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The Black Angels by Maud Hart Lovelace
The Black Angels 

By Maud Hart Lovelace

"They were called the Black Angels from the time they first appeared in Minnesota, a crew of black-haired, bright-eyed youngsters, so unlike their flaxen haired father-seven of them there were, and each one forever singing, except Joseph, who could not tell one note from another. Music was a passion with them from childhood. Small wonder, then, that they greeted with enthusiasm Benjy's plan for an Operatic and Concert Troupe; or that they set out with high hearts upon the venture, thinking their old covered wagon a golden caravan."
~Synopsis from the original 1926 book cover

Maud Hart Lovelace's first novel, The Black Angels, was published in 1926. This book is back in print with new cover art by artist David Giester and an afterword written by Julie A. Schrader, which includes historical information and references, as well as news articles from its original release. 

Maud began research for her first novel in the summer of 1924, spending hours in the archives at the Minnesota Historical Society reading newspapers, magazines, memoirs and Folwell's History of Minnesota. The story takes place in the fictional Cloudman, Minnesota (Mankato, Minnesota), and opens in the days before the Civil War. In interviews Maud said the idea for the plot came from a family legend of her Uncle Frank, who ran away from home and joined an opera troupe. She based the character of Alex on her uncle, but she based the fictional opera troupe on the Andrews Opera Company.

Paperback, 332 pp.
ISBN: 978-0-9794940-5-5
$12.95

Maud Hart Lovelace BIRTHDAY SALE - $8.00
Sale April 15 - May 31, 2018
About the Author

Maud Hart Lovelace was born in 1892 in Mankato, Minn. She always believed she was born to be a writer. From the time she could hold a pencil, she was writing diaries, poems, plays, and stories. When Maud was 10, her father had a booklet of her poetry printed, and by age 18, she had sold her first short story, for $10, to the Los Angeles Times.

The Hart family left Mankato shortly after Maud's high school graduation in 1910. They settled in Minneapolis, where Maud attended the University of Minnesota. In 1914 she sailed for Europe and spent the months leading up to the outbreak of World War I in England. In 1917 she married Delos W. Lovelace, a newspaper reporter and a popular writer of short stories. They had one daughter, Merian.

In 1926 her first novel, The Black Angels, was published. Five more historical novels followed. Maud wrote two of them, One Stayed at Welcome and Gentlemen from England, in collaboration with her husband.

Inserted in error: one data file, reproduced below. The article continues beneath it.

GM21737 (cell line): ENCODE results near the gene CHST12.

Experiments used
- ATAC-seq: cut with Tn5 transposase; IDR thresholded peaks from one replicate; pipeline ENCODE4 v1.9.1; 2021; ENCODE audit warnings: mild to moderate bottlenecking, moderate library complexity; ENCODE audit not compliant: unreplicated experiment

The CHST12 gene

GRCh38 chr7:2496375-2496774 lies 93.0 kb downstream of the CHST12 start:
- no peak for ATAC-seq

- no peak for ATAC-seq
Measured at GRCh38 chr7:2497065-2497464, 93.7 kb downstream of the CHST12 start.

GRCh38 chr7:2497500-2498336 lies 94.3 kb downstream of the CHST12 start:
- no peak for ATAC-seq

With the publication of Betsy-Tacy in 1940, she began the successful series known as the Betsy-Tacy books, which were based on the lives of Maud (Betsy) and her best friend Bick (Tacy). The stories of her childhood in Mankato (the fictionalized Deep Valley), small-town life, family traditions, and enduring friendships continue to capture the hearts of her fans.

Maud died March 11, 1980, in Claremont, Calif., and as she requested, she was returned to her beloved Mankato and is buried in Glenwood Cemetery. Her legacy lives on in the books she created and in her legion of fans, many of whom are members of the Betsy-Tacy Society, a national organization based in Mankato, MN.
Reviews & Comments

Fans of Maud Hart Lovelace's beloved Betsy-Tacy books may be surprised and delighted to learn that she wrote books for adults as well. This is her first published novel, and recounts the adventures of a family who form a traveling "Operatic and Concert Troupe".

To quote the publisher, "Maud Hart Lovelace's first novel, The Black Angels, was published in 1926 by the John Day Company of New York, the first publisher to see it. Maud began research for her first novel in the summer of 1924, spending hours in the archives at the Minnesota Historical Society reading newspapers, magazines, memoirs and Folwell's History of Minnesota. The story takes place in the fictional Cloudman, Minnesota (Mankato, Minnesota), and opens in the days before the Civil War. In interviews Maud said the idea for the plot came from a family legend of her Uncle Frank, who ran away from home and joined an opera troupe. She based the character of Alex on her uncle, but she based the fictional opera troupe on the Andrews Opera Company." Lovelace's Uncle Frank was Betsy Ray's "Uncle Keith".

It is a lovely book.

~Kathleen Baxter, Maud Hart Lovelace Society